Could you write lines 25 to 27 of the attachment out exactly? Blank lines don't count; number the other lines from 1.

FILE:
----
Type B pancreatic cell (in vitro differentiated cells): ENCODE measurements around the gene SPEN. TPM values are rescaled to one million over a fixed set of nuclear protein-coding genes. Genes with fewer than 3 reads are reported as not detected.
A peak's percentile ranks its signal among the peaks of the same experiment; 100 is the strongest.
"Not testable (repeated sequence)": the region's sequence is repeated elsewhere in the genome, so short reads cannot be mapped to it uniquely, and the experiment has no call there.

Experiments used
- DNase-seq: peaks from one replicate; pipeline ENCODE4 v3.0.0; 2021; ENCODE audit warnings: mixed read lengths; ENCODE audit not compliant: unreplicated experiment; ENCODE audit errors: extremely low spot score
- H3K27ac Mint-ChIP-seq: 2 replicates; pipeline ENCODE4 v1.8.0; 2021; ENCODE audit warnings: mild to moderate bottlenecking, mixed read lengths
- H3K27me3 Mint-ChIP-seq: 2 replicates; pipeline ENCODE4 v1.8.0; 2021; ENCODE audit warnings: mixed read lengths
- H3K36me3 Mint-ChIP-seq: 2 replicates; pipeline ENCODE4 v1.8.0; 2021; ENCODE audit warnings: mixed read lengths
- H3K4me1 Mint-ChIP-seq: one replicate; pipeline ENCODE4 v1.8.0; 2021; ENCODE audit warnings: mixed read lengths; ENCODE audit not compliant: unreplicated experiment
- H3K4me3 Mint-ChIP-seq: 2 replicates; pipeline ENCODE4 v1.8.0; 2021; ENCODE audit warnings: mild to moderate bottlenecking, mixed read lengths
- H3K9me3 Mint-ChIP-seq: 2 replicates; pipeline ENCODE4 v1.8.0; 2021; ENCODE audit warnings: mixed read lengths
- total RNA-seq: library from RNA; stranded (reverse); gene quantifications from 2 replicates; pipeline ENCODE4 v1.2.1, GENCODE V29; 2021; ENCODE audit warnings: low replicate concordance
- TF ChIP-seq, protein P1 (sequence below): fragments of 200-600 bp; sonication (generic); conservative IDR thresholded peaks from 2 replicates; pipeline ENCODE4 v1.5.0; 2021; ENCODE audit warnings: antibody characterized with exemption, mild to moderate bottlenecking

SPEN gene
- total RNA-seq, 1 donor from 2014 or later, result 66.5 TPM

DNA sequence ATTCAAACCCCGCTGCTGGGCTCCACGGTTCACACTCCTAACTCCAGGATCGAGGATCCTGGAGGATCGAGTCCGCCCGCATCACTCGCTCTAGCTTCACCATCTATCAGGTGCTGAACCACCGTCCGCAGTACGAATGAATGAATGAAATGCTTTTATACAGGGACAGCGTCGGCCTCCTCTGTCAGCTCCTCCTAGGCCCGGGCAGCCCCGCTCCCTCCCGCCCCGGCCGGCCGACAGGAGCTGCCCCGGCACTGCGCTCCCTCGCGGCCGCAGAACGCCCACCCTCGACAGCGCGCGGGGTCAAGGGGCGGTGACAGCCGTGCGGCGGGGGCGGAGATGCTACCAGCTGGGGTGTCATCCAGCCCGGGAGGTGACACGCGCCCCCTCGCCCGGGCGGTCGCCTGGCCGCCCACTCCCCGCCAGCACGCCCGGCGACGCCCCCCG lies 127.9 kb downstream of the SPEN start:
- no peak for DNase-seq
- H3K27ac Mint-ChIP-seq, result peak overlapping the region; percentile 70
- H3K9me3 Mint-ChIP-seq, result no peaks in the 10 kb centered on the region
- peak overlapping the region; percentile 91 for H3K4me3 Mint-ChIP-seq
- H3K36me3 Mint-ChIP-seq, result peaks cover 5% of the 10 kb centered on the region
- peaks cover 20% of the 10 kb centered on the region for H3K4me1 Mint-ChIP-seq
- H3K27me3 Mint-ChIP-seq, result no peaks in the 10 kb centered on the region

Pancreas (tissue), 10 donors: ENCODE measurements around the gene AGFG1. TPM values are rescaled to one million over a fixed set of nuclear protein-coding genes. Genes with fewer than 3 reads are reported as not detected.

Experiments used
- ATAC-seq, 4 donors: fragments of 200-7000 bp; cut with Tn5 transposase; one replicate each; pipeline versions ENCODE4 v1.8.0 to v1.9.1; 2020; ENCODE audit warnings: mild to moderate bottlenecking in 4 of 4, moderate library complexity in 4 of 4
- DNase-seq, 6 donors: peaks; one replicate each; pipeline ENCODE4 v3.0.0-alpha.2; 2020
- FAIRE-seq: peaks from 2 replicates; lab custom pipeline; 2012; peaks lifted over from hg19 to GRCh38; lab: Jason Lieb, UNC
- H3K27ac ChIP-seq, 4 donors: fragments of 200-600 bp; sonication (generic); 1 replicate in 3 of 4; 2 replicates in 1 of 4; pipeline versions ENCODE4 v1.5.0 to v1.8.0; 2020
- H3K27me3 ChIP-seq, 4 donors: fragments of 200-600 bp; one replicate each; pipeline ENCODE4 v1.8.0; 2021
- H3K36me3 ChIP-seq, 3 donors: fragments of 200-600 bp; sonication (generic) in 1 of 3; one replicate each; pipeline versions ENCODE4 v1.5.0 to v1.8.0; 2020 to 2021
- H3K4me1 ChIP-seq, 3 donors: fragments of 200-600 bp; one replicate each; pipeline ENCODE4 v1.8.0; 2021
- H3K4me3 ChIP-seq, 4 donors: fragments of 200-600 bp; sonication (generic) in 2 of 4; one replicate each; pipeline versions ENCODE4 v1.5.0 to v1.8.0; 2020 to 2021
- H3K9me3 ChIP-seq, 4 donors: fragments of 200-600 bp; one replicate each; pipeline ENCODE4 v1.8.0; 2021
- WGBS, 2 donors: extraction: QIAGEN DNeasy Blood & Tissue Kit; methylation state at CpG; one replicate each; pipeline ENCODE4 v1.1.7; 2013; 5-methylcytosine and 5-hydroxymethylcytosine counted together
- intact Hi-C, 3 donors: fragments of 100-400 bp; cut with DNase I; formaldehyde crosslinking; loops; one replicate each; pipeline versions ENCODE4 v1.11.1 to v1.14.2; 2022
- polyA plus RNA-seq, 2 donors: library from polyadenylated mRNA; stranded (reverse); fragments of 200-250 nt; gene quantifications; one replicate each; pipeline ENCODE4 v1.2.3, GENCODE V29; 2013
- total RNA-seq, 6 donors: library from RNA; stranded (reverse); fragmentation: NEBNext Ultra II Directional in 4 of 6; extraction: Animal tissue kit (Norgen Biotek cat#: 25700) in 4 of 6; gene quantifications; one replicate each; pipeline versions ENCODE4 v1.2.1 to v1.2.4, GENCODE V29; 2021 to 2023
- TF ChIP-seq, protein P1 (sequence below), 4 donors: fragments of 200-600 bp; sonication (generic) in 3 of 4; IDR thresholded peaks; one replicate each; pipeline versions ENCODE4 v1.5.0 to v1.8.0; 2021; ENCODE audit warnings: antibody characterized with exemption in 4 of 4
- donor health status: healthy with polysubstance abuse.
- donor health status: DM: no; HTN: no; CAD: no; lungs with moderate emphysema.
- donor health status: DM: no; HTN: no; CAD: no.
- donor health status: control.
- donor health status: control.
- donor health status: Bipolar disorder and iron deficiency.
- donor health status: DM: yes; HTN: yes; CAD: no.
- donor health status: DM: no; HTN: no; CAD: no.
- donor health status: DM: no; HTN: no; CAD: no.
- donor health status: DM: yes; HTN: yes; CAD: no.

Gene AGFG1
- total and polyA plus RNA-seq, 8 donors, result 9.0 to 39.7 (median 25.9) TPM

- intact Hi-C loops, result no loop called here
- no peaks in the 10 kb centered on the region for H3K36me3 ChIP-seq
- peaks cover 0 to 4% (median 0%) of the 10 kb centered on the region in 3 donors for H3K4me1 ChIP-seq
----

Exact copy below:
Experiments used
- ATAC-seq, 4 donors: fragments of 200-7000 bp; cut with Tn5 transposase; one replicate each; pipeline versions ENCODE4 v1.8.0 to v1.9.1; 2020; ENCODE audit warnings: mild to moderate bottlenecking in 4 of 4, moderate library complexity in 4 of 4
- DNase-seq, 6 donors: peaks; one replicate each; pipeline ENCODE4 v3.0.0-alpha.2; 2020